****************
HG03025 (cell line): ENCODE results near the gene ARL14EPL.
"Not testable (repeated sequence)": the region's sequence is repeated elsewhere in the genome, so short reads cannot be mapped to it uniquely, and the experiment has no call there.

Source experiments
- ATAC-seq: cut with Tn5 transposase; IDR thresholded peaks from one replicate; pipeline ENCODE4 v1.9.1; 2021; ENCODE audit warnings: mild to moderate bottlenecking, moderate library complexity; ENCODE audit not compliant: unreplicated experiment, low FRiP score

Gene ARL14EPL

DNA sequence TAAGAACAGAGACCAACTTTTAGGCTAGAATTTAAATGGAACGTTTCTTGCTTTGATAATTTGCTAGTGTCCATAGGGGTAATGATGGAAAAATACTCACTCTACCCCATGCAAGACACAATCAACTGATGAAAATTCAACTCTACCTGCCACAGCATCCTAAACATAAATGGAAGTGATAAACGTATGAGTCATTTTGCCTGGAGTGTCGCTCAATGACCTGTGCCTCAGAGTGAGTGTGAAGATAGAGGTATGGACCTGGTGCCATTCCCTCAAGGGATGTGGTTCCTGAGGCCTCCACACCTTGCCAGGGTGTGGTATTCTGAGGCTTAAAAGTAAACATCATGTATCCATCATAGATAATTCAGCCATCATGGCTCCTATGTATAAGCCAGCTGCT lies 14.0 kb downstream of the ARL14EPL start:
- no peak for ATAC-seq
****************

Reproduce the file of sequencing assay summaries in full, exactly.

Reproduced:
HG03025 (cell line): ENCODE results near the gene ARL14EPL.
"Not testable (repeated sequence)": the region's sequence is repeated elsewhere in the genome, so short reads cannot be mapped to it uniquely, and the experiment has no call there.

Source experiments
- ATAC-seq: cut with Tn5 transposase; IDR thresholded peaks from one replicate; pipeline ENCODE4 v1.9.1; 2021; ENCODE audit warnings: mild to moderate bottlenecking, moderate library complexity; ENCODE audit not compliant: unreplicated experiment, low FRiP score

Gene ARL14EPL

DNA sequence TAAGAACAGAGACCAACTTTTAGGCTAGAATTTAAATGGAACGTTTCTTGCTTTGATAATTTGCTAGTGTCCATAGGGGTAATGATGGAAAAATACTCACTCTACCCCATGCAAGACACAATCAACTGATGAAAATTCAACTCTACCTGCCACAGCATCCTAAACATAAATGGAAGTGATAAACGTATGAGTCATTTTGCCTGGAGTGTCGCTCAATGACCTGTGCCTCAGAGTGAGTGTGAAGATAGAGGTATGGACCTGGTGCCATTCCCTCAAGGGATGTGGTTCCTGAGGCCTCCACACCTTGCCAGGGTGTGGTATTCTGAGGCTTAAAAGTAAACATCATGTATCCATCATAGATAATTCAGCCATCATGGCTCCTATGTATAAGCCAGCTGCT lies 14.0 kb downstream of the ARL14EPL start:
- no peak for ATAC-seq